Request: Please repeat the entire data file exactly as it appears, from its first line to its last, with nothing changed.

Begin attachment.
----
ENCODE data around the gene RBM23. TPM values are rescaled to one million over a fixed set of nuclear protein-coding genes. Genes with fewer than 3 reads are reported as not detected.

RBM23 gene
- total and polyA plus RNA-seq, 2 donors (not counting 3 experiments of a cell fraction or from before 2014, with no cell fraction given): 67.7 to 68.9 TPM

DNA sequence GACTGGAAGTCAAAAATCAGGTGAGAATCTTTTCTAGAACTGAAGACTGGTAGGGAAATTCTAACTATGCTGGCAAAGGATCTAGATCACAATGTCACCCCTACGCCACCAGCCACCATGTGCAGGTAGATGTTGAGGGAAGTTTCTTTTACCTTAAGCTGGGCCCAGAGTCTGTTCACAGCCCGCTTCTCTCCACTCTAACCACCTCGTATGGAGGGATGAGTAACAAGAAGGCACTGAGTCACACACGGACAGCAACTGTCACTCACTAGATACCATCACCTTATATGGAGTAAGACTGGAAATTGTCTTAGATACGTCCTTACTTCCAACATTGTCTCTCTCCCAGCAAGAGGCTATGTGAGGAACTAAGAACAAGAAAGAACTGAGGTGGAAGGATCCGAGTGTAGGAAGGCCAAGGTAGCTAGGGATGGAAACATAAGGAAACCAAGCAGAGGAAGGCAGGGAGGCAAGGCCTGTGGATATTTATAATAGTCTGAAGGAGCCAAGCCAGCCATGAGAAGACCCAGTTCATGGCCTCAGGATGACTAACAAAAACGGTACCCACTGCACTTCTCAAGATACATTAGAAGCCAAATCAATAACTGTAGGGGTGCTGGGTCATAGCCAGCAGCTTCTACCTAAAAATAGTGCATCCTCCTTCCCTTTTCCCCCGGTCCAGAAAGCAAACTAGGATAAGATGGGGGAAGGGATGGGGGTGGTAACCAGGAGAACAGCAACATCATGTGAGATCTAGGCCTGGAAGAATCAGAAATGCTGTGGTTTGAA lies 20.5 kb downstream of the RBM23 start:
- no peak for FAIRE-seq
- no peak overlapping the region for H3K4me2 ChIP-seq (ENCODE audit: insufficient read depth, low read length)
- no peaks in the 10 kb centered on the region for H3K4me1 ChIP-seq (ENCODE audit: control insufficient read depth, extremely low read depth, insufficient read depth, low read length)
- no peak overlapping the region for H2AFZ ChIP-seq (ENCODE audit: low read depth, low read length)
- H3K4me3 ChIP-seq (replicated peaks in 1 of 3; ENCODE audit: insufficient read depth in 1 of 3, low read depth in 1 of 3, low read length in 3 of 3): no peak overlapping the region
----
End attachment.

ENCODE data around the gene RBM23. TPM values are rescaled to one million over a fixed set of nuclear protein-coding genes. Genes with fewer than 3 reads are reported as not detected.

RBM23 gene
- total and polyA plus RNA-seq, 2 donors (not counting 3 experiments of a cell fraction or from before 2014, with no cell fraction given): 67.7 to 68.9 TPM

DNA sequence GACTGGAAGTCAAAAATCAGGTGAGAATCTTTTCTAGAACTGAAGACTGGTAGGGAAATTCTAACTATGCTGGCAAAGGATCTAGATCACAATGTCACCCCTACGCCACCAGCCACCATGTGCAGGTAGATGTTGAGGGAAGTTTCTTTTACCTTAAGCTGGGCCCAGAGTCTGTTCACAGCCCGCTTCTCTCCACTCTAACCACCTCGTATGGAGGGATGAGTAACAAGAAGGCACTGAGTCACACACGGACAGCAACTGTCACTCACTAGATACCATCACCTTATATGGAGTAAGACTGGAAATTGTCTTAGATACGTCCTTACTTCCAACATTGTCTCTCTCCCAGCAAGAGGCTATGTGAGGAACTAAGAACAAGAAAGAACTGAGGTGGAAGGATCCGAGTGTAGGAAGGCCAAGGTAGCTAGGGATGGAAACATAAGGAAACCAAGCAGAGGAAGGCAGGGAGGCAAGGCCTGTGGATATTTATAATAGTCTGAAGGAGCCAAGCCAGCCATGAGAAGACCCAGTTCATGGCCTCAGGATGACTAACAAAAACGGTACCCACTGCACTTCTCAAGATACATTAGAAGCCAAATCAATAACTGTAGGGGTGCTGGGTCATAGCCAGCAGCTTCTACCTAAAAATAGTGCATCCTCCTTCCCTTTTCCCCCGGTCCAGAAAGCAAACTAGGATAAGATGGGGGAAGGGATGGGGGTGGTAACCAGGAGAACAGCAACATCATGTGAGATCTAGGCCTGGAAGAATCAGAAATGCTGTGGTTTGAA lies 20.5 kb downstream of the RBM23 start:
- no peak for FAIRE-seq
- no peak overlapping the region for H3K4me2 ChIP-seq (ENCODE audit: insufficient read depth, low read length)
- no peaks in the 10 kb centered on the region for H3K4me1 ChIP-seq (ENCODE audit: control insufficient read depth, extremely low read depth, insufficient read depth, low read length)
- no peak overlapping the region for H2AFZ ChIP-seq (ENCODE audit: low read depth, low read length)
- H3K4me3 ChIP-seq (replicated peaks in 1 of 3; ENCODE audit: insufficient read depth in 1 of 3, low read depth in 1 of 3, low read length in 3 of 3): no peak overlapping the region